Hair Fall in Babies: Causes and Remedies


Every baby is unique and every child develops differently. However, parents often worry about their new-born babies. Under normal circumstances, a developing child can still face several problems that could be as severe as infections or as tricky to understand as hair loss.

Hair Fall in Babies: Every Parent Should Know

When Does Baby Hair Fall Out

In the first six months after birth, a child will lose what is known as birth hair. This is the hair that a baby is born with and this hair is meant to fall off. Small amounts of hair fall post this period is also considered normal. Just like adults, hair loss to a small extent is to be expected in children.

If the hair fall is excessive and not related to the baby’s birth hair, it might be a cause of concern. This may require medical assistance, but before going to consult the doctor, it is best to evaluate the possible causes of hair loss in the baby.

Hair Fall in Babies


  • Alopecia areata – one of the reasons for hair fall could be alopecia areata. This condition causes the immune system to attack the hair follicles all over the body. It can cause smooth bald patches throughout the scalp and is known to impact the speed of hair growth.
  • The function of the thyroid hormone – thyroid disorders like hypothyroidism can lead to excessive hair loss.
  • Underactivity of the pituitary gland – if the baby’s pituitary gland is under-active then may have a condition called hypopituitarism which can cause extreme hair loss.
  • Trichotillomania – it is a condition observed in slightly older babies where compulsively pull of hair out. This could be a reason for hair fall.
  • Physical damage – tying the baby’s hair too tightly or other forms of physical damage to the hair could lead to irreversible hair loss.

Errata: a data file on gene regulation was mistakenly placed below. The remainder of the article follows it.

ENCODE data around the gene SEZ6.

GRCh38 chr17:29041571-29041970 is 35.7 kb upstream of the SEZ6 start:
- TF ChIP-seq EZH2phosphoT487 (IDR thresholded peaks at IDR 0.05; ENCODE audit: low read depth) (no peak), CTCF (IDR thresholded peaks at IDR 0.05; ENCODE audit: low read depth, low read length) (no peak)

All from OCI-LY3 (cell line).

• Infection – a variant of the ringworm infection called tinea capitis is highly contagious and can cause hair loss, flaky and itchy scalp and redness on the scalp.
  • Hair problems – lice infestations and the presence of dandruff can cause hair to fall.


Experts say that treatment is unnecessary and most hair that’s lost in the first few months of life is regained during months 6 to 12. There’s really nothing can do to stimulate regrowth but if medical condition like ringworm or alopecia areata, see the doctor for help with a diagnosis and treatment options and to prevent further hair loss.

Also, able to reduce hair loss from friction by giving the baby more tummy time but always put them to sleep on the backs until they turn 1 and can reliably roll over (from back to stomach to back) by own.


Dos and Don’ts

Things to be done –

  • When washing, use a baby-formulated shampoo for newborns
  • Be gentle while washing the baby’s hair
  • Comb the hair with a soft bristled baby brush
  • If the baby has trichotillomania, consult the doctor
  • Gentle massage with little oil
  • Only use medicated shampoos if a doctor prescribes it and use it only for the time recommended
  • Put a hat or cap on if it’s too hot outside

Things to be avoided –

  • Don’t use headbands and ponytails
  • Don’t tie braids that are too tight
  • Don’t use anti-dandruff shampoo unless there is a dandruff problem
  • Don’t overuse oils
  • Don’t wash the baby’s hair everyday
  • Don’t stress the scalp and hair follicle while washing
  • Don’t style the baby’s hair
  • Don’t medicate the child unless a doctor prescribes the medication
  • Don’t dry the hair with heat

Tips to Take Care of Baby Hair

  • Use a mild shampoo made for babies because it’s less irritating to a newborn scalp.
  • Don’t overdo the shampoo. Only need to suds up the baby’s scalp 2 to 3 times a week, anything more and risk drying out the scalp.
  • Don’t scrub. Take a washcloth wet with shampoo and gently massage it over the baby’s head.
  • Use a soft-bristled brush on the baby’s sudsy hair if you see cradle cap and want to try to gently remove some scales. Cradle cap is harmless and will eventually resolve on its own.

Conclusion – baby hair loss is normal and maybe most important of all temporary. But if the baby’s hair hasn’t started to regrow by the first birthday or anything odd such as bare patches, rashes or excessive scaliness on the scalp is noticed, take the baby to the doctor for evaluation.